How I Lead: Preparing Employees for the Next Level

A conversation with Chief Administrative Law Judge McArthur Allen.

As a chief administrative law judge for the Office of Disability Adjudication and Review in Atlanta, McArthur Allen hears cases about disability, retirement and survivor benefits. In addition to holding hearings several days per week, Allen oversees administrative and program issues for the Atlanta (North) Hearing Office. The office has 70 employees, including 11 administrative law judges, five managers and numerous attorneys, paralegals and support staff. He encourages young leaders to explore the many opportunities government service has to offer.

What motivates you?

Challenges, big or small, motivate me. I thrive on the opportunity to tackle challenging situations, develop innovative solutions, and implement actions that produce positive organizational results. I get the opportunity to interface with a variety of diverse and creative individuals, whom I influence in overcoming challenges. I also grow from each challenging experience, both personally and professionally.

How did you get to where you are today?

Prayer, patience and perseverance. As a young attorney, I accepted some of the most challenging cases, often with very little pay. Nonetheless, I litigated for my clients as if they were multimillionaires. I quickly earned a reputation for being a vigorous advocate for my clientele and a successful law practice ensued. Ultimately, my desire to help others led me to government service and I accepted a position at the Department of Defense.  All of this prepared me for my quest to become an administrative law judge.

What strengths do you bring to your organization?

I’m a people person. I am keenly invested in our office’s workforce and strive daily to ensure that they are well-prepared and positioned for the next level of professional attainment. By improving the agency’s talent base, I am helping to promote efficiency, good customer service and a workforce that embraces the agency’s vision.

What is the best leadership lesson you have learned?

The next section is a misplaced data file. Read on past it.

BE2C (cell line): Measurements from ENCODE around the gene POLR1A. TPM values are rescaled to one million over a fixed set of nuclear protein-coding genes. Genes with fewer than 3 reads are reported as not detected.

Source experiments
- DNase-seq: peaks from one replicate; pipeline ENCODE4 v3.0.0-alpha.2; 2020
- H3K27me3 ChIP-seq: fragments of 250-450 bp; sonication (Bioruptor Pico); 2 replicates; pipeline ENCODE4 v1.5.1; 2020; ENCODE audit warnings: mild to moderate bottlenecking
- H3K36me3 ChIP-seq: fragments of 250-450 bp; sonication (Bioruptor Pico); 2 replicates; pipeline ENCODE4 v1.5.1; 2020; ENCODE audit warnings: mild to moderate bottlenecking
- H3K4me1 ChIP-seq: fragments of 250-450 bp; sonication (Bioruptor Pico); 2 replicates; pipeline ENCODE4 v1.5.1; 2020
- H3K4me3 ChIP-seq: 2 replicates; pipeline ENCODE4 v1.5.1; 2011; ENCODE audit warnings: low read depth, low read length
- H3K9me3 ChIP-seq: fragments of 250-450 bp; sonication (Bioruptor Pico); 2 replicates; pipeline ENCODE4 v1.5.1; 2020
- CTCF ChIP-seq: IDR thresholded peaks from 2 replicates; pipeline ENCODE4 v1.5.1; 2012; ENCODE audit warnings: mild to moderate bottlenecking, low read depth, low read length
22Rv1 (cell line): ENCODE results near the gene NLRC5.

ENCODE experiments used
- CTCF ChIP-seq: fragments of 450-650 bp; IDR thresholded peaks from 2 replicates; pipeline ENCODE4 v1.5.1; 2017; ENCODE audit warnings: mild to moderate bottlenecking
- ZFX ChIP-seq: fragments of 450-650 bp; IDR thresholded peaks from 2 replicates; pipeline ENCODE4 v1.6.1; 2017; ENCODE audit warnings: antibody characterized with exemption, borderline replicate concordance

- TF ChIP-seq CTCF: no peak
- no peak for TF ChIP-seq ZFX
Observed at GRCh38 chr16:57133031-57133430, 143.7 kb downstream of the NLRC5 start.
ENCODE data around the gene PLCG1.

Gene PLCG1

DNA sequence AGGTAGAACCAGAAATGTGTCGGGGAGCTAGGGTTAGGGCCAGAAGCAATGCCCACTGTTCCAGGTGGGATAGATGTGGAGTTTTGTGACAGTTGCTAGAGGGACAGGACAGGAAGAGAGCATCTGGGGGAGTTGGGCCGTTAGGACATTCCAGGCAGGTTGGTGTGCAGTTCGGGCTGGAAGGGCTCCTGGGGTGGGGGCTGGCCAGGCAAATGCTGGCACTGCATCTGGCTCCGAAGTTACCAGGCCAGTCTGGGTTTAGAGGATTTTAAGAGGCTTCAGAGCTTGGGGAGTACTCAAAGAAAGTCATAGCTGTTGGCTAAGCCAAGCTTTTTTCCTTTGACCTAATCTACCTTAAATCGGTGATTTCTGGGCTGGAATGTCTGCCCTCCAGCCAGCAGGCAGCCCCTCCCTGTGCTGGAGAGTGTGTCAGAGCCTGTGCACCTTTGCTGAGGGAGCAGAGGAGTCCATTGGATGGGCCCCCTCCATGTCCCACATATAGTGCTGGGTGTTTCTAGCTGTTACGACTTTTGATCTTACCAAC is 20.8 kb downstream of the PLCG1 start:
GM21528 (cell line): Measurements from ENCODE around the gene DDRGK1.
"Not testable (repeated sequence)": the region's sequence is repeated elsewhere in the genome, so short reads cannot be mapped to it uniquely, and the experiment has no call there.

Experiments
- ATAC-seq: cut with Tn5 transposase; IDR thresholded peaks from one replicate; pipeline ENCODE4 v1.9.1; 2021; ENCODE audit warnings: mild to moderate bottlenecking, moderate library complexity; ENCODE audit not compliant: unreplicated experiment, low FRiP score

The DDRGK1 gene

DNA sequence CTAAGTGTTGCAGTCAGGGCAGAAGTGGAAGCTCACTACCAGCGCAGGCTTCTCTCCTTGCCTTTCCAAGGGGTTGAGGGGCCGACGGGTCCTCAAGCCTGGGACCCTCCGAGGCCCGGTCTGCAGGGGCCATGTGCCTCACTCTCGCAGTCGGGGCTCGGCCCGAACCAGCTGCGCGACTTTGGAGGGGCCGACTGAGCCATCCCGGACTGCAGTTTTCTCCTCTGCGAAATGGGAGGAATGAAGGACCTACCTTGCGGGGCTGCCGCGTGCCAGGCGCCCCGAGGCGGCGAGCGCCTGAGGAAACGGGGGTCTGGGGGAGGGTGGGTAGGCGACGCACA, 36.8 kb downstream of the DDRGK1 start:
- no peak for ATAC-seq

Without dedicated employees who confidently follow my lead, I am like a ship without a sail.

What leadership lessons do you try to convey to your team?

I live by the acronym TEAM, Together Each Achieves More. I try to instill this message daily. I depend on the efforts and energy of each employee to accomplish the agency’s mission. People are more effective if they have a leader who understands their potential and value, and I try to recognize and appreciate my employees every day.

What is a good book you have read recently?

I love reading books about leadership, perseverance and success in the face of adversity. I am reading One Nation by Dr. Ben Carson. Also, I am fortunate enough to work for an agency that offers its employees audiobooks through a free exchange program. I am currently listening to 100 Ways to Motivate Others by Steve Chandler.

What do you look for in potential employees when making hiring decisions?

I look for leadership qualities because the one asset that will appreciate in any organization, and ensure its growth potential and success, is the right people. I look for energetic individuals who are talented and eager to roll up their sleeves to tackle a diverse array of circumstances.

Tell me something your co-workers do not know about you.

Despite my tendency to work long hours, I am an avid hunter and angler.

How do you involve your employees to ensure everyone is on board with a new idea?

Human nature makes us all somewhat resistant to change. We get in a comfort zone that becomes difficult to penetrate and often ask, “What’s in it for me?” when new ideas are introduced.  I challenge those that I lead, as well as myself, to step outside the comfort zone and ask, “What is in it for those we serve?”

What is your latest goal or ambition?

Continue to improve myself, those in my circle of influence, and the organization. I remain ready to embrace new ideas and changing technology. When people become stagnant in their quest for improvement, they lose their will to succeed.